Depending on their individual needs, students over the age of 16 years may continue their education in mainstream schools, mainstream further education institutions or in special schools or colleges. Provision for students over compulsory school age who choose to continue their education in a further education institution in England is secured by the Learning and Skills Council for England (LSC) and, in Wales, by the Department for Children, Education, Lifelong Learning and Skills (DCELLS). In England, the Learning and Skills Council (LSC) has a statutory duty to take account of the assessments of learning difficulties and disabilities that are arranged by the Connexions Service. Local Learning and Skills Councils monitor the arrangements that are in place in their areas to meet the needs of these young people. Close cooperation between local LSCs and the Connexions Service, drawing in post-16 providers, schools and local authorities, as necessary, should ensure that appropriate funding and support are in place for the provision set out in Transition Plans.

In Wales, DCELLS also plays a key role in the transition process through its relationship with Careers Wales. The Learning and Skills Act 2000 also places a duty on the Learning and Skills Council (England) and DCELLS (in Wales) to consider funding places for students with learning difficulties and/or disabilities at residential specialist colleges (LSC, 2002c and ELWa, 2003). (The functions of ELWa were merged with those of DCELLS in April 2006.)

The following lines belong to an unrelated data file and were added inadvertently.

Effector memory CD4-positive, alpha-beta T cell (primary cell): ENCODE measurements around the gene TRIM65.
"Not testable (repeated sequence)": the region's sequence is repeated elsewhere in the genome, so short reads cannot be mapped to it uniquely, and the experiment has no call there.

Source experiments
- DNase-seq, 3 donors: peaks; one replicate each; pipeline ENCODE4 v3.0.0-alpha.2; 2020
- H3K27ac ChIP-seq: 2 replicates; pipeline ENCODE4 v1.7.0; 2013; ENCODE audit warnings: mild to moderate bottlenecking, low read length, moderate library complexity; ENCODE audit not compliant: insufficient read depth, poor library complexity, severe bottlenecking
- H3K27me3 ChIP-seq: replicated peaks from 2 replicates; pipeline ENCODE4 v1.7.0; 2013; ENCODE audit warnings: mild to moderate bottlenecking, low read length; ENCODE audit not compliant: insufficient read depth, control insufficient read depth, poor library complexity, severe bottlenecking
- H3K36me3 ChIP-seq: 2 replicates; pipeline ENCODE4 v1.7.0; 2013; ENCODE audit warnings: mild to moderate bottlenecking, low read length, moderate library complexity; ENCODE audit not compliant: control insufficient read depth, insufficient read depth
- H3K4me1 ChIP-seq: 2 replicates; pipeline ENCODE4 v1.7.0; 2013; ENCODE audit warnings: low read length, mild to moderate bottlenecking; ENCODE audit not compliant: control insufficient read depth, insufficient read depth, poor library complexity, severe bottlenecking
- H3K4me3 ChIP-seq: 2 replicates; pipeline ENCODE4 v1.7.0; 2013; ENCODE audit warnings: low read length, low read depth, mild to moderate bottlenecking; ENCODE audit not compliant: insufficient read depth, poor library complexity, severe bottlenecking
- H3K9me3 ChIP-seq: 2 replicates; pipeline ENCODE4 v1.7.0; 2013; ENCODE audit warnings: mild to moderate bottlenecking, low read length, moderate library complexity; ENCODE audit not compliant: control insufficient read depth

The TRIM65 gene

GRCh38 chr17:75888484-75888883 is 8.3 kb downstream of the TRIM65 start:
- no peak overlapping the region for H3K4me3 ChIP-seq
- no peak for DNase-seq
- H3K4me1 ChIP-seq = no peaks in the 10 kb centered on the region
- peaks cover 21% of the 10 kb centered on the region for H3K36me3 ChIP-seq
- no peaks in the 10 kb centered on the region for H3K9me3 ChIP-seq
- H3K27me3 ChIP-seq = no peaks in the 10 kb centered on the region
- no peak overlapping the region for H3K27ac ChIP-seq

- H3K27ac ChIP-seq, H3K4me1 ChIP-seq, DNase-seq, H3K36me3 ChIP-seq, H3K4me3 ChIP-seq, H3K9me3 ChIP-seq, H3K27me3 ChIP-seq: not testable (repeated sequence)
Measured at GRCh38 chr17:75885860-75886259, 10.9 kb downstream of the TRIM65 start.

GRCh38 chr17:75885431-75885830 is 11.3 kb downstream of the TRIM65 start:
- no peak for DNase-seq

As mentioned in 2.1.2.above, The Apprenticeships, Skills, Children and Learning Act 2009 introduced an entitlement to an Apprenticeship place for all suitably qualified young people between the age of 16 - 18. It placed a duty on schools to provide information, advice and guidance in respect of the National Apprenticeship Service( NAS). Skill: National Bureau for students with disabilities, is concerned as many disabled people are more likely to become "Apprentice ready" in the 19+ group, because of additional time needed to gain the necessary skills. Skill's key recommendations include:

  • NAS must focus attention on increasing disabled people over 18.
  • Entry requirements must be flexible so that disabled people have a fair opportunity to demonstrate their ability.
  • NAS should work with employers to raise awareness of the needs and available support for Apprentices with learning difficulties and / or disabilities as well as promote good practice sharing.

At university level, students are usually aged 18 plus and may study for vocational as well as academic degrees. Students with learning difficulties and/or disabilities are entitled to apply for Disabled Students Allowances which are awarded after an individual assessment of need. The money allows the individual to purchase extra equipment and human support to help access the course.